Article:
MNET Services>Telecom Video>FAQ>The Video Conferencing Service Components

What the the components of MN.IT's videoconferencing service?

The basic components include:

  • Two or more video systems or a mix of room systems, desktop appliance systems or Jabber. These take the audio track and live video, sending them over the network (and vice versa).
  • MN.IT SERVICES VCS Gatekeepers: Devices that convert human friendly names or numbers, to network IP addresses. By June 2015 all systems that can be moved off the Tandberg Gatekeepers ( . 227) will be moved to Cisco VCSs. The VCS is a more advanced Gatekeeper, allowing features that were unavailable with the Tandberg Gatekeepers. Some systems will not work well with VCS Gatekeepers and will be kept on the Tandberg Gatekeepers until replaced. Some systems are no longer supported by MN.IT Services or the manufacturer. These may still work, but MN.IT is not responsible for certain issues that will degrade the quality of the connection or be able to connect with audio & video.
  • In the past, meaning where the Gatekeeper.s IP address ends between 209 and 227, a call would most likely stay up in the event of a Gatekeeper failure. This is no longer true. The video systems will drop the call if their periodic .hello. to the gatekeeper fails. However, when this happens, systems made earlier than 2006, will drop the call upon failure, newer systems may not, unless the system was in a connecting state, in which case the call will fail. If the prior description applies to your connection, you may need to wait up to 10 seconds, for system to switch over to the redundant, load-sharing Gatekeeper and try again.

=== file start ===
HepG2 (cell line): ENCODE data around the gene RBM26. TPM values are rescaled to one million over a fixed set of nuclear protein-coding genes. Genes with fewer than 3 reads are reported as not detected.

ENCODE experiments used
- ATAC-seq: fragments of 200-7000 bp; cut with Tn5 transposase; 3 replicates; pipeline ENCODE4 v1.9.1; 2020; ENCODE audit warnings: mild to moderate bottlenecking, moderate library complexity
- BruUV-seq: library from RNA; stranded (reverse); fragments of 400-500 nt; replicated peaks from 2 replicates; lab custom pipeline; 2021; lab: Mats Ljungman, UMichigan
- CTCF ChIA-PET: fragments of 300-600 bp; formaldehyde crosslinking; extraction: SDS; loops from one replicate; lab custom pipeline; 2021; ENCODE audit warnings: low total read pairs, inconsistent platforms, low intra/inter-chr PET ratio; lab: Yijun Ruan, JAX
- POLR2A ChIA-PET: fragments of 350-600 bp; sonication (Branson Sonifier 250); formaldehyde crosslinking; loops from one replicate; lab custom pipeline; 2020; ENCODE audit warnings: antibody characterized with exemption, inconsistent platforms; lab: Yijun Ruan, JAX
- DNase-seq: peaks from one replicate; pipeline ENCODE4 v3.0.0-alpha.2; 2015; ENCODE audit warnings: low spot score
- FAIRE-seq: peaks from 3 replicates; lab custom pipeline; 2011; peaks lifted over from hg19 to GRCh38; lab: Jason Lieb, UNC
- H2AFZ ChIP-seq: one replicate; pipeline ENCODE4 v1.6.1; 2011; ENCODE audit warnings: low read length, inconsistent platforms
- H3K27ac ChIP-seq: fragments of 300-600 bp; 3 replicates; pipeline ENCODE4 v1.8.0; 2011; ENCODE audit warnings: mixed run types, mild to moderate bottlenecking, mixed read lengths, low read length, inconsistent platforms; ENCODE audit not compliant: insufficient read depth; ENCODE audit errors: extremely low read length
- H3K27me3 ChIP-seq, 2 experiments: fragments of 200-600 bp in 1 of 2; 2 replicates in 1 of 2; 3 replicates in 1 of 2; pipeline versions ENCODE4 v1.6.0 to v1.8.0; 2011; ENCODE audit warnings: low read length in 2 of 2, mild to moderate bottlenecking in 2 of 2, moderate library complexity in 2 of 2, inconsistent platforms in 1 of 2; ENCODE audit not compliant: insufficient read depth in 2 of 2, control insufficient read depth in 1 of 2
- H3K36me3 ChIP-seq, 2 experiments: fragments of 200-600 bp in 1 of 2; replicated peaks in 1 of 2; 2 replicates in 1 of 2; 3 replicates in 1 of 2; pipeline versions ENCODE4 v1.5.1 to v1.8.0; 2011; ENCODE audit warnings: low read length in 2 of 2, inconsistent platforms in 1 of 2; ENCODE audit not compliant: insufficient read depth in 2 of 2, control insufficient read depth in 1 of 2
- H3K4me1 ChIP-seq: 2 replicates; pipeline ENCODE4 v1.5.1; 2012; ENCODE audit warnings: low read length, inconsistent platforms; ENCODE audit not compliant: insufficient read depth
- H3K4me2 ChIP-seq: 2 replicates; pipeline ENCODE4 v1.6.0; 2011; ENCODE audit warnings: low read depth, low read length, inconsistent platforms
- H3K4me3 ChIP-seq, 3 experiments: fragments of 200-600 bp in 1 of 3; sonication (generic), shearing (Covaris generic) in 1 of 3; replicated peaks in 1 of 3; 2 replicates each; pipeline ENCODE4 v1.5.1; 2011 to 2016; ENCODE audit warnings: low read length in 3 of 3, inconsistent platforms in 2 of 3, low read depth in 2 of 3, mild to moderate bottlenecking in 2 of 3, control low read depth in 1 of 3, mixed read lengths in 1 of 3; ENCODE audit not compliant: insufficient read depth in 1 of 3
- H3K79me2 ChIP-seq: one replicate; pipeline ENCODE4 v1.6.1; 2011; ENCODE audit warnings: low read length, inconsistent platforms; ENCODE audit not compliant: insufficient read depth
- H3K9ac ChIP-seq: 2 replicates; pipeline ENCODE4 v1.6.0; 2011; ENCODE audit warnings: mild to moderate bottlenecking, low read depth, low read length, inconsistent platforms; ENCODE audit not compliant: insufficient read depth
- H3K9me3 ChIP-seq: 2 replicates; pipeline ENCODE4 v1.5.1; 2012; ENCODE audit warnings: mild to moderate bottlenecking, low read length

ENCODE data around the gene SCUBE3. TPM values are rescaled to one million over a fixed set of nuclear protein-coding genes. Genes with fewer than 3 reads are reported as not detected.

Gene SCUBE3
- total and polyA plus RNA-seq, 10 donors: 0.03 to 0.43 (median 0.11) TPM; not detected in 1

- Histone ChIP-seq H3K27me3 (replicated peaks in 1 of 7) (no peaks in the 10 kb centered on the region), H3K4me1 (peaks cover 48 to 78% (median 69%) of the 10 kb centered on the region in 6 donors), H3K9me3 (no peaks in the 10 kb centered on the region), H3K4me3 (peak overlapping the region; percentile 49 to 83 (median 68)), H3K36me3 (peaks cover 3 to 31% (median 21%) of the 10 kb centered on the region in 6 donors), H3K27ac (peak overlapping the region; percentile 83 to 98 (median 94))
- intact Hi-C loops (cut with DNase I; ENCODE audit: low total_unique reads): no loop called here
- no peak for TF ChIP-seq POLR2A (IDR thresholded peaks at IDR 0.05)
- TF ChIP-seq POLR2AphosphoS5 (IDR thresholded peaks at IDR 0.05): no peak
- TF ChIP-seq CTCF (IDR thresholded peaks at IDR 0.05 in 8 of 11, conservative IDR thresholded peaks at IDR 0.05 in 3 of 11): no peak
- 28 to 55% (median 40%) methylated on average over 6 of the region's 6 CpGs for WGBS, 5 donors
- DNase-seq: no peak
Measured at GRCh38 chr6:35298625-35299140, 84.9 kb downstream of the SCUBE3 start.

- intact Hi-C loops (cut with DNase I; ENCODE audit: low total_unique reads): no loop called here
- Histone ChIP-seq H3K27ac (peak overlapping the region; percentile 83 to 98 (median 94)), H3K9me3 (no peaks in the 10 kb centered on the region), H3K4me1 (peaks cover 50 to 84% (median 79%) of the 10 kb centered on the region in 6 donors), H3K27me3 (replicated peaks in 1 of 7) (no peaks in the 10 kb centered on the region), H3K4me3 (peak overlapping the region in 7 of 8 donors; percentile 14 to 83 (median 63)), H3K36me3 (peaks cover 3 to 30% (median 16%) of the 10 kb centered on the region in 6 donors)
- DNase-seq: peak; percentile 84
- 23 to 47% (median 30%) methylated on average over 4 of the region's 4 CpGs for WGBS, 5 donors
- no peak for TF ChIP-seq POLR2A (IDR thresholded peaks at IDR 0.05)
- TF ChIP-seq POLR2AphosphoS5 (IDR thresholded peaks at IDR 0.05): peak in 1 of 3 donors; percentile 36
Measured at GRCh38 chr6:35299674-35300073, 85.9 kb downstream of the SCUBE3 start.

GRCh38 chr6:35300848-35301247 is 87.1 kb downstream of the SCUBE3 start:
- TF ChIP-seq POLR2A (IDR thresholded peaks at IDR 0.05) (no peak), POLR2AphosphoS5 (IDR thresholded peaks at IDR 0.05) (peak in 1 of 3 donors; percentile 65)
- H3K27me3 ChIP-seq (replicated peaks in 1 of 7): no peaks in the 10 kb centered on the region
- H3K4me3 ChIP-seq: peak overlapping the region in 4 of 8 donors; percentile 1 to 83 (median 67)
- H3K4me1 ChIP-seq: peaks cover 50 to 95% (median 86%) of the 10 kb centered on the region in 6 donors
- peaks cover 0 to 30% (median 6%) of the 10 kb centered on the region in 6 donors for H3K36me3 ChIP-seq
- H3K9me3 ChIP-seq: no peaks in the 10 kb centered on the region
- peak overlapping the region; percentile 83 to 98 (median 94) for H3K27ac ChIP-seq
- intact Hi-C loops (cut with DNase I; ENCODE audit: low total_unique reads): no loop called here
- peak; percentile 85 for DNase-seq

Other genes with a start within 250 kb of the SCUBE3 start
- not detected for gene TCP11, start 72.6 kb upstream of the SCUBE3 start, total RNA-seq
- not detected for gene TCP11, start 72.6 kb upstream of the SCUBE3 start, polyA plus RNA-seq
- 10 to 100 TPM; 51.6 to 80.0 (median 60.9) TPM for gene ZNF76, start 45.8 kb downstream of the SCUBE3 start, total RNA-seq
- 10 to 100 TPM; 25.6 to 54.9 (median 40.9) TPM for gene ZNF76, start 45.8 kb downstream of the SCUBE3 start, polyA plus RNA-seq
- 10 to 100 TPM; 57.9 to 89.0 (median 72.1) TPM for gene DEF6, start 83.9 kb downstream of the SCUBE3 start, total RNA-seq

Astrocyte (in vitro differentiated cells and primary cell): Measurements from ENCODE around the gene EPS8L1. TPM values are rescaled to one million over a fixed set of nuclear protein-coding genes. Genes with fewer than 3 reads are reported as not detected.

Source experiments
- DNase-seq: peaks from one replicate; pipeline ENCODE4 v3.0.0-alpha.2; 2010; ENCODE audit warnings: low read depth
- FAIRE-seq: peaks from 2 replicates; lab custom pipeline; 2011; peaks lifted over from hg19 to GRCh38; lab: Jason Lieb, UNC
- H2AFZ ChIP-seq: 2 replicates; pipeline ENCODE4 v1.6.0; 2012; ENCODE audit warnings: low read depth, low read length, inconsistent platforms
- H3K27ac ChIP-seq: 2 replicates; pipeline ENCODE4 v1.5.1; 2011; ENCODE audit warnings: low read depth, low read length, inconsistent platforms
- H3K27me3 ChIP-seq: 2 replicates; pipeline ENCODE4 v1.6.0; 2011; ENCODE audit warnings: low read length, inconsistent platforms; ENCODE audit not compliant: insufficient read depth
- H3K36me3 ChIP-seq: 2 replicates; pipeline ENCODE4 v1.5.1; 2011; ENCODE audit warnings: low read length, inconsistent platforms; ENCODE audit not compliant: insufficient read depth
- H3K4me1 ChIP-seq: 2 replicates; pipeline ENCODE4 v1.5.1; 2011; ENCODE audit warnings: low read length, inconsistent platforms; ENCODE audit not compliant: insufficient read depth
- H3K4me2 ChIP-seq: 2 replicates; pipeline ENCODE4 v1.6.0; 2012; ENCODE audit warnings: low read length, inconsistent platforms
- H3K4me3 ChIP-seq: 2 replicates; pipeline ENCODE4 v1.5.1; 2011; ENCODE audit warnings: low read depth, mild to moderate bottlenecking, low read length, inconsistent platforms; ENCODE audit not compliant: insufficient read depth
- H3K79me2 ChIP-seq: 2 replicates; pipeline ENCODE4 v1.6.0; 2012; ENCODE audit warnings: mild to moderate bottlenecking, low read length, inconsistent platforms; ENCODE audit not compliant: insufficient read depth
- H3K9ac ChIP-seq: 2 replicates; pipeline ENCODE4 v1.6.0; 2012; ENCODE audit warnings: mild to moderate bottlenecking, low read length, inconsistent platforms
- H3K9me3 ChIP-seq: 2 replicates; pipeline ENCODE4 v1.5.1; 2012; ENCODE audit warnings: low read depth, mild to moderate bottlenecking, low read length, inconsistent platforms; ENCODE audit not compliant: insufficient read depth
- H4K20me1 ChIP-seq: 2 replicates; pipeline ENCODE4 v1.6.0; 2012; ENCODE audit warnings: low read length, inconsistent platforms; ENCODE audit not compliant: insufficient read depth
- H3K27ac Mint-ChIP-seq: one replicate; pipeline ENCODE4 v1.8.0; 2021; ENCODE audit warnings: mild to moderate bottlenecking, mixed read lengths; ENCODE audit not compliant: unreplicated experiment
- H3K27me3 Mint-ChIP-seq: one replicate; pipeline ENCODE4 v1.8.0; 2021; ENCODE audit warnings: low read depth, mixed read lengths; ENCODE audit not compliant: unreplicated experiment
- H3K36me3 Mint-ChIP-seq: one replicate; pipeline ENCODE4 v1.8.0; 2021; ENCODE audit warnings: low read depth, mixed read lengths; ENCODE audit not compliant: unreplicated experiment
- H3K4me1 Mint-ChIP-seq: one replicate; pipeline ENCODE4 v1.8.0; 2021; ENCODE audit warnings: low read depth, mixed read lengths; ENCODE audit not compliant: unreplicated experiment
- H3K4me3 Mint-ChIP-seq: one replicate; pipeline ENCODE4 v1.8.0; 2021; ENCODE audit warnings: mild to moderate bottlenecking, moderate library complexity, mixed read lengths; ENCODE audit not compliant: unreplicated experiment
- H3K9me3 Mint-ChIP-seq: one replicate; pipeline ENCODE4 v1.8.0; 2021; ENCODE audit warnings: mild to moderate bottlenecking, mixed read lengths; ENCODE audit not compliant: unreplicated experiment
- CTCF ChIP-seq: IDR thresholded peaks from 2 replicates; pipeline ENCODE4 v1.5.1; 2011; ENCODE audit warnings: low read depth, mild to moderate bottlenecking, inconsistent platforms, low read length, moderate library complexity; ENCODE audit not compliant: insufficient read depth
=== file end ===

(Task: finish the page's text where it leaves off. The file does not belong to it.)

• MN.IT SERVICES scheduler. MN.IT SERVICES. .Cisco Telepresence Management System. (CTMS or TMS) facilitates scheduling and launching conferences. This is not strictly required (but recommended), as simple conferences (point to point) can be set up manually. The event scheduling page has more information.

What service add-ons are available?

Depending on your service agreement with MN.IT SERVICES, the following premium features are available and may incur additional charges: